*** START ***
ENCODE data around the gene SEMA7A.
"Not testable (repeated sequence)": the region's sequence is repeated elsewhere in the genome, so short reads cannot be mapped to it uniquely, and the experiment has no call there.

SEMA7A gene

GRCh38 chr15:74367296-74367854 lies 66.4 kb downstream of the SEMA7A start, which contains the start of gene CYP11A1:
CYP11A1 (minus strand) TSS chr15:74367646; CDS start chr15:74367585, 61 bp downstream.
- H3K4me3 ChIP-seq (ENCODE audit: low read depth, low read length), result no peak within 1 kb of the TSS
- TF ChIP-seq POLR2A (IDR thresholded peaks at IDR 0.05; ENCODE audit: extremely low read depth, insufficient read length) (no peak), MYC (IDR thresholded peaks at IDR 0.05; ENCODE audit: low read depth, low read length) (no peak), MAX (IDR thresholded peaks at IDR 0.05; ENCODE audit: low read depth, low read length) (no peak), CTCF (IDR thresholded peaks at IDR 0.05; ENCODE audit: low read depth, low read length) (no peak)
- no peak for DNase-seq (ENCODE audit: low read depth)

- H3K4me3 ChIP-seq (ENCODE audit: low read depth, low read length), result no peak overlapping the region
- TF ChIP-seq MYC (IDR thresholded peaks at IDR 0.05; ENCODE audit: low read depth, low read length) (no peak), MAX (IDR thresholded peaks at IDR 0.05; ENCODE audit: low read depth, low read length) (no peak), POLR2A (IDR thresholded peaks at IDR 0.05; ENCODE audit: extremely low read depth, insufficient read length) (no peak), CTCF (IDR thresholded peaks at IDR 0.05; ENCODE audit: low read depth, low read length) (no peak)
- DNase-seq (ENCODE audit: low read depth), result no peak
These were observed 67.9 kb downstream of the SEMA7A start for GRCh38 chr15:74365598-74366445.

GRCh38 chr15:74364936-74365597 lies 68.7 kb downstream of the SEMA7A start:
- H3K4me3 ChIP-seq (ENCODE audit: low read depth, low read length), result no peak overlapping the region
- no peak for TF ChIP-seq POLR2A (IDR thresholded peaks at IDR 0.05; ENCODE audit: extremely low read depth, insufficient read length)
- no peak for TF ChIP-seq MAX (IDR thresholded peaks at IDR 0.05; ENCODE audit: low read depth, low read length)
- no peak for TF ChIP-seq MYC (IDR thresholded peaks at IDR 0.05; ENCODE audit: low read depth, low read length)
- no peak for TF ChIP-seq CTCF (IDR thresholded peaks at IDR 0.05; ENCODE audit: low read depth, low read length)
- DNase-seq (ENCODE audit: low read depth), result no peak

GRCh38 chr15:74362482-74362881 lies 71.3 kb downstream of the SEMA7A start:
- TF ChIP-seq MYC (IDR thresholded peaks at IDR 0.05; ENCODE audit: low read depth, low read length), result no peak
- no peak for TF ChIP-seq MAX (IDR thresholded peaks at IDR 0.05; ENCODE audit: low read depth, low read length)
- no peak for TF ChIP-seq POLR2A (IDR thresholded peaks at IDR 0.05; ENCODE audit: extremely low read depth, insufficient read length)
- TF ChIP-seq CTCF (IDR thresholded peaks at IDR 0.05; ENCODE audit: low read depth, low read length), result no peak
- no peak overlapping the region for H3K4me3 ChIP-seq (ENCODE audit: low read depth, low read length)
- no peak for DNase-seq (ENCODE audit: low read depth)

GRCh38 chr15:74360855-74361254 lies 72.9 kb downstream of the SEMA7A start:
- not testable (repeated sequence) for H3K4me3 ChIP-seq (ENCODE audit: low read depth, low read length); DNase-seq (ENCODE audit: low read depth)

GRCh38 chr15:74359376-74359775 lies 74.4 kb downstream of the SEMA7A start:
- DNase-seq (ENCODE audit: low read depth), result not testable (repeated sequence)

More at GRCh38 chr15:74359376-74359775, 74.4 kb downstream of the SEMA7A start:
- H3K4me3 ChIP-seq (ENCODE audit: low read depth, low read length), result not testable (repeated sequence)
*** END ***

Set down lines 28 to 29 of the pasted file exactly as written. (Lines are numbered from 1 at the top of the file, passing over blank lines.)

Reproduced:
- not testable (repeated sequence) for H3K4me3 ChIP-seq (ENCODE audit: low read depth, low read length); DNase-seq (ENCODE audit: low read depth)

GRCh38 chr15:74359376-74359775 lies 74.4 kb downstream of the SEMA7A start: